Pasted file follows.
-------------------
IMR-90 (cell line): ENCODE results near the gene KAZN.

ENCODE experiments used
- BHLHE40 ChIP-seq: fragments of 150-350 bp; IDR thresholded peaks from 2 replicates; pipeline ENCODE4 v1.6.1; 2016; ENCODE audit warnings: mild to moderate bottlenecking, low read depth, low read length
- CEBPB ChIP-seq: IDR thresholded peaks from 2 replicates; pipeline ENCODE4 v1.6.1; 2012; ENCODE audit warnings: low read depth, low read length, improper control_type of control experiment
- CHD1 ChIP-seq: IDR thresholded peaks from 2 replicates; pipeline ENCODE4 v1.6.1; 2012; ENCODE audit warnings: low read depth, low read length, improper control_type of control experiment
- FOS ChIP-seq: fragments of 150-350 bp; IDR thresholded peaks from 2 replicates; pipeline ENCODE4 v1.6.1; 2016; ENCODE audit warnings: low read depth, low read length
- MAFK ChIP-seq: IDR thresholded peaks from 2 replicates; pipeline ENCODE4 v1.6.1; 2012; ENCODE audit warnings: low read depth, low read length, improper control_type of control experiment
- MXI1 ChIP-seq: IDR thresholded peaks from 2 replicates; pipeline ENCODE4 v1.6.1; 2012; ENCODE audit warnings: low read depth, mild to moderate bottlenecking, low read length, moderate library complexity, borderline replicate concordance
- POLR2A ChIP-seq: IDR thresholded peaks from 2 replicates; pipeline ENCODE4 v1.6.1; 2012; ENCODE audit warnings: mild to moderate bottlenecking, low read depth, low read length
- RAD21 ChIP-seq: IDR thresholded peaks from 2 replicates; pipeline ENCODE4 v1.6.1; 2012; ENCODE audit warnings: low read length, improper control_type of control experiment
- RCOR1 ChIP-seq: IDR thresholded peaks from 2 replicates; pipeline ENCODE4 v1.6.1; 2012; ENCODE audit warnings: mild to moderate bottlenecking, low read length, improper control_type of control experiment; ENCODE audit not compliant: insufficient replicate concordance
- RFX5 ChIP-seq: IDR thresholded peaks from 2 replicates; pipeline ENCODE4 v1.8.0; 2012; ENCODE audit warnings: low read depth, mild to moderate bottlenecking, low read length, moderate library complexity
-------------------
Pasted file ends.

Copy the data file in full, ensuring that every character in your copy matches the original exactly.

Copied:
IMR-90 (cell line): ENCODE results near the gene KAZN.

ENCODE experiments used
- BHLHE40 ChIP-seq: fragments of 150-350 bp; IDR thresholded peaks from 2 replicates; pipeline ENCODE4 v1.6.1; 2016; ENCODE audit warnings: mild to moderate bottlenecking, low read depth, low read length
- CEBPB ChIP-seq: IDR thresholded peaks from 2 replicates; pipeline ENCODE4 v1.6.1; 2012; ENCODE audit warnings: low read depth, low read length, improper control_type of control experiment
- CHD1 ChIP-seq: IDR thresholded peaks from 2 replicates; pipeline ENCODE4 v1.6.1; 2012; ENCODE audit warnings: low read depth, low read length, improper control_type of control experiment
- FOS ChIP-seq: fragments of 150-350 bp; IDR thresholded peaks from 2 replicates; pipeline ENCODE4 v1.6.1; 2016; ENCODE audit warnings: low read depth, low read length
- MAFK ChIP-seq: IDR thresholded peaks from 2 replicates; pipeline ENCODE4 v1.6.1; 2012; ENCODE audit warnings: low read depth, low read length, improper control_type of control experiment
- MXI1 ChIP-seq: IDR thresholded peaks from 2 replicates; pipeline ENCODE4 v1.6.1; 2012; ENCODE audit warnings: low read depth, mild to moderate bottlenecking, low read length, moderate library complexity, borderline replicate concordance
- POLR2A ChIP-seq: IDR thresholded peaks from 2 replicates; pipeline ENCODE4 v1.6.1; 2012; ENCODE audit warnings: mild to moderate bottlenecking, low read depth, low read length
- RAD21 ChIP-seq: IDR thresholded peaks from 2 replicates; pipeline ENCODE4 v1.6.1; 2012; ENCODE audit warnings: low read length, improper control_type of control experiment
- RCOR1 ChIP-seq: IDR thresholded peaks from 2 replicates; pipeline ENCODE4 v1.6.1; 2012; ENCODE audit warnings: mild to moderate bottlenecking, low read length, improper control_type of control experiment; ENCODE audit not compliant: insufficient replicate concordance
- RFX5 ChIP-seq: IDR thresholded peaks from 2 replicates; pipeline ENCODE4 v1.8.0; 2012; ENCODE audit warnings: low read depth, mild to moderate bottlenecking, low read length, moderate library complexity